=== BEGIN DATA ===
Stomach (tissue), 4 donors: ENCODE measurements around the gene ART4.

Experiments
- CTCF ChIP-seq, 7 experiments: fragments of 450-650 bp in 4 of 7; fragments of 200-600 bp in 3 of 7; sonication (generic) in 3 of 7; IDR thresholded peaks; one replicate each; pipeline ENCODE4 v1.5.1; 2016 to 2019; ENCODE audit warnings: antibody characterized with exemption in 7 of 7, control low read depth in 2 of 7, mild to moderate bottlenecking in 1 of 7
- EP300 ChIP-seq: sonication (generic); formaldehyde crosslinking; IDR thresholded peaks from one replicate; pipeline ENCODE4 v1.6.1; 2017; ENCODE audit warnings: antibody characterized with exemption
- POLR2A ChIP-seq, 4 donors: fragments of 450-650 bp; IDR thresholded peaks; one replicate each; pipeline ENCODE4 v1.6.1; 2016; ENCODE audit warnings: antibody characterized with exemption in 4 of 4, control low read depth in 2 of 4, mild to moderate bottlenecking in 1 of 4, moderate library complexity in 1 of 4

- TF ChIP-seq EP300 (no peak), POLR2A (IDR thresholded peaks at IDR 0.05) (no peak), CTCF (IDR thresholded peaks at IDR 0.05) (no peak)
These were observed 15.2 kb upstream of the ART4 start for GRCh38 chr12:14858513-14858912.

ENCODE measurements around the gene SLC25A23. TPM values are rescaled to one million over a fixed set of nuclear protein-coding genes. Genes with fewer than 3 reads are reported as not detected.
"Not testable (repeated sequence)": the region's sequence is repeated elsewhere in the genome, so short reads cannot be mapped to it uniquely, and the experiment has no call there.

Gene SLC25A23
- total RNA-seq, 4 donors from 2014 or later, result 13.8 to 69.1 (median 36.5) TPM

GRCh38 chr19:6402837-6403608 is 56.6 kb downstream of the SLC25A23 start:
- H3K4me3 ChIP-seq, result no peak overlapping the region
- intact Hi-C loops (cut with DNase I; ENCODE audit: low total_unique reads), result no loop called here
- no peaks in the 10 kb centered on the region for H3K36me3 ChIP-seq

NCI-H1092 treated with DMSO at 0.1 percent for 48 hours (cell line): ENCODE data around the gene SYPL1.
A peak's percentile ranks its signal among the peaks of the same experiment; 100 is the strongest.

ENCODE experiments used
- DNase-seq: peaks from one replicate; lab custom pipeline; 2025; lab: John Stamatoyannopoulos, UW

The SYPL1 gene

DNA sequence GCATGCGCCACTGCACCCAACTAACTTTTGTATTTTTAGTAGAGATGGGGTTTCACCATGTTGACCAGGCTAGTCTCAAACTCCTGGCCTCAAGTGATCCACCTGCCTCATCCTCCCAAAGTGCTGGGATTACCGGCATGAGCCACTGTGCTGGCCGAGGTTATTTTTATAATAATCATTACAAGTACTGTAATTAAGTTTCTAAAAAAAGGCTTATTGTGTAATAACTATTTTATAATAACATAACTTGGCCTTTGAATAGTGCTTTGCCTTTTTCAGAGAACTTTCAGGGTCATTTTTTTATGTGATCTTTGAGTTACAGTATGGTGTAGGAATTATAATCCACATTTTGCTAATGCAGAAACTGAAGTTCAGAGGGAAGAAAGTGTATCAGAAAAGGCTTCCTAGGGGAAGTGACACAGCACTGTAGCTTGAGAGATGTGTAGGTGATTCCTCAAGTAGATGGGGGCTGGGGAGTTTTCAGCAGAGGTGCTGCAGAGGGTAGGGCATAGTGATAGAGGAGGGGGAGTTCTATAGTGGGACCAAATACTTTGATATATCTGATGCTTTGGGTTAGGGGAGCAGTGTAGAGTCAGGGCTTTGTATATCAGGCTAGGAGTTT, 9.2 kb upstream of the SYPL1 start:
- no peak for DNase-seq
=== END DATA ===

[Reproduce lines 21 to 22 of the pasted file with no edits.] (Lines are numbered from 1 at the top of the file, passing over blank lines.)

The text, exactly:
DNA sequence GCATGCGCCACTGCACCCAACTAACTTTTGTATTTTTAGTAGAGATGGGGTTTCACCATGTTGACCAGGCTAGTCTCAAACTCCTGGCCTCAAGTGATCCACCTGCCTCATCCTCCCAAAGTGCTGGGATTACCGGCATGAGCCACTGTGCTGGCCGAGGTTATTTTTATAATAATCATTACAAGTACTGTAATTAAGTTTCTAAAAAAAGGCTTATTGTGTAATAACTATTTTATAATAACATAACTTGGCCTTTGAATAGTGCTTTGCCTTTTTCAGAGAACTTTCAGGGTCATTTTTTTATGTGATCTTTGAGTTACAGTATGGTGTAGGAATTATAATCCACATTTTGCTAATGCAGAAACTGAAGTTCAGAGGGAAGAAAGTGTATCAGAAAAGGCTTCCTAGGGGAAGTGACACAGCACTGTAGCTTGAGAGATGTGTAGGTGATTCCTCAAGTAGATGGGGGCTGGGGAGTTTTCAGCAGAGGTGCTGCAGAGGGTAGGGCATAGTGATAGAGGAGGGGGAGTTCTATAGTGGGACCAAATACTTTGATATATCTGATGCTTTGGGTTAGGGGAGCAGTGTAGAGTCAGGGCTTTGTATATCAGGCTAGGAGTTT, 9.2 kb upstream of the SYPL1 start:
- no peak for DNase-seq